In this blog post, we delve into the notable trends that have been shaping the cyber landscape over the past month. With the conflict between Israel and Hamas dominating the news cycle, we look at how this is currently impacting cybersecurity, and provide updates on ransomware and other cybercrime activity to help security leaders stay abreast of the latest developments in this ever-evolving battleground.
Disinformation, DDoS and Scams
Since October 7th, events in Israel and Gaza have dominated the world’s attention, and predictably the tragic events unfolding in the region have not been overlooked by cybercriminals. To date, the majority of cyber activity surrounding these events has fallen into the realm of hacktivism and DDoS operations, salted with a heavy helping of disinformation.
Dubious claims relating to purported cyber attacks, website defacements and intrusions can be found littered across the usual cybercrime forums and Telegram channels.
Besides hacktivism, the current situation is being leveraged by cybercriminals through social engineering tactics and email-based phishing campaigns. These are designed to deceive recipients with references to topics such as Israel, Palestine, and Gaza in order to perpetrate fraud through schemes such as charity and donation scams.
Much like the situation on the ground, the broader shape of how this conflict will play out in cyberspace is still emerging. We expect to provide further reporting in the near future.
New Ransomware Actors Emerge as Others Fall
Elsewhere in the cybercrime world, some notable ransomware operations have emerged since last month’s update. Among these is LostTrust ransomware, an evolution of the SFile and MindWare ransomware families. From early October, the LostTrust blog was listing 53 victims on its leaks site.
LuckBit ransomware is another operation that emerged in October 2023. Threat actors behind LuckBit request payment in terms of equivalency to the Malaysian Ringgit (MYR). Their campaigns have been observed requesting up to 20 Million MYR in BTC (Bitcoin), approximately US $4.2 million. Victims are instructed to contact the attacker only after making the payment. The ransom note contains the relevant contact details including an email address and a TOR-based web site/victim portal.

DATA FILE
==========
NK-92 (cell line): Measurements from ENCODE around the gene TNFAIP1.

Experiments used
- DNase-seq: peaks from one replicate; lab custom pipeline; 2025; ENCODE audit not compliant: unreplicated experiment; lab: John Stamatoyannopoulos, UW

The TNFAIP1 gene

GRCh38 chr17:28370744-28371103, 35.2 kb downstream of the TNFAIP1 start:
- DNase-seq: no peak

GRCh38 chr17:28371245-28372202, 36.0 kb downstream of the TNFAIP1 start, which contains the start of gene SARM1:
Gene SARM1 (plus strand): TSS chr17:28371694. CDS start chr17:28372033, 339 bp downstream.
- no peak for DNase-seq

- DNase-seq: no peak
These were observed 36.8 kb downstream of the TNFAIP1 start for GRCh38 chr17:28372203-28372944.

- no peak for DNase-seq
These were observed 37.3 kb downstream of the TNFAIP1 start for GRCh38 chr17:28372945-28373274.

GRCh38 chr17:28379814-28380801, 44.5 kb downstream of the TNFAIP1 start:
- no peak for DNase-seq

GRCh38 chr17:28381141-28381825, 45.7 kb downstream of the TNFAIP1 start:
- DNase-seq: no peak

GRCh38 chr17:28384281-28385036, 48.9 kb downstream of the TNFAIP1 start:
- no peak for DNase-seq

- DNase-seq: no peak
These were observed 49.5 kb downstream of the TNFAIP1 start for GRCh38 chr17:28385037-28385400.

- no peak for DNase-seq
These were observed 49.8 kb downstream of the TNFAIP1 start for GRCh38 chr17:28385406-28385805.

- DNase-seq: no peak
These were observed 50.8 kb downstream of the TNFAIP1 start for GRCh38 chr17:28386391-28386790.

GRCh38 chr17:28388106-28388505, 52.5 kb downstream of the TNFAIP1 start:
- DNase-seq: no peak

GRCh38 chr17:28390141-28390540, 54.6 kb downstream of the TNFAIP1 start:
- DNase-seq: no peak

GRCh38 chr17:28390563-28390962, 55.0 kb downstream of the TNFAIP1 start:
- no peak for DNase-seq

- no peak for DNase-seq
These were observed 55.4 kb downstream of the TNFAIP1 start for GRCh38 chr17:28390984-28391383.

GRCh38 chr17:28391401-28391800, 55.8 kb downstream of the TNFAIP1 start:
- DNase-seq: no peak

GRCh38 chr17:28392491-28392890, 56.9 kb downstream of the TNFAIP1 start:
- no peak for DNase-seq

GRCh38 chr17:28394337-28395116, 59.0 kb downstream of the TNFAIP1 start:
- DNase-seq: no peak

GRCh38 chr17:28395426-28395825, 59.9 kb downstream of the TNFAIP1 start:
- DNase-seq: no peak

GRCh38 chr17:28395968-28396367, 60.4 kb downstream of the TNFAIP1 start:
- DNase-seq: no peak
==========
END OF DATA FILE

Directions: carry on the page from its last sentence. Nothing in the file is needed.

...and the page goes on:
October has also seen the fall of prolific ransomware outfit Trigona, which at its peak was posting around 100 victim organizations per month. Trigona’s ransomware operations were first detected in June 2022. Over the course of its existence, Trigona operators have released payloads targeting both Windows and Linux systems. Their initial delivery methods have varied across campaigns, encompassing spear phishing and the exploitation of known vulnerabilities, such as MSSQL.
On October 17, however, a hacktivist group named Ukrainian Cyber Alliance (UCA) announced an attack on Trigona’s primary blog sites, claiming to have disrupted or wiped out accessible infrastructure.
The UCA, formed in 2014, claims to be driven by the goal of disrupting Russian criminal enterprises, both public and private. It describes itself as a community of Ukrainian cyber activists from various backgrounds that emerged from the FalconsFlame, Trinity, RUH8, and CyberHunta groups as a result of Russian aggression in Ukraine.
The UCA followed the attack by defacing Trigona’s TOR-based blog sites, prominently displaying the title “Trigona is Gone” on the blog pages. Additionally, they made several derogatory references to Trigona in their messages, which are still accessible at the time of writing.
Dark Markets and Cybercrime Services
While Cobalt Strike is not the only post exploitation and penetration testing toolkit out there anymore, it is still arguably the most popular, and its adoption by threat actors has been well-documented, as have efforts to curtail its illegitimate and unlicensed use.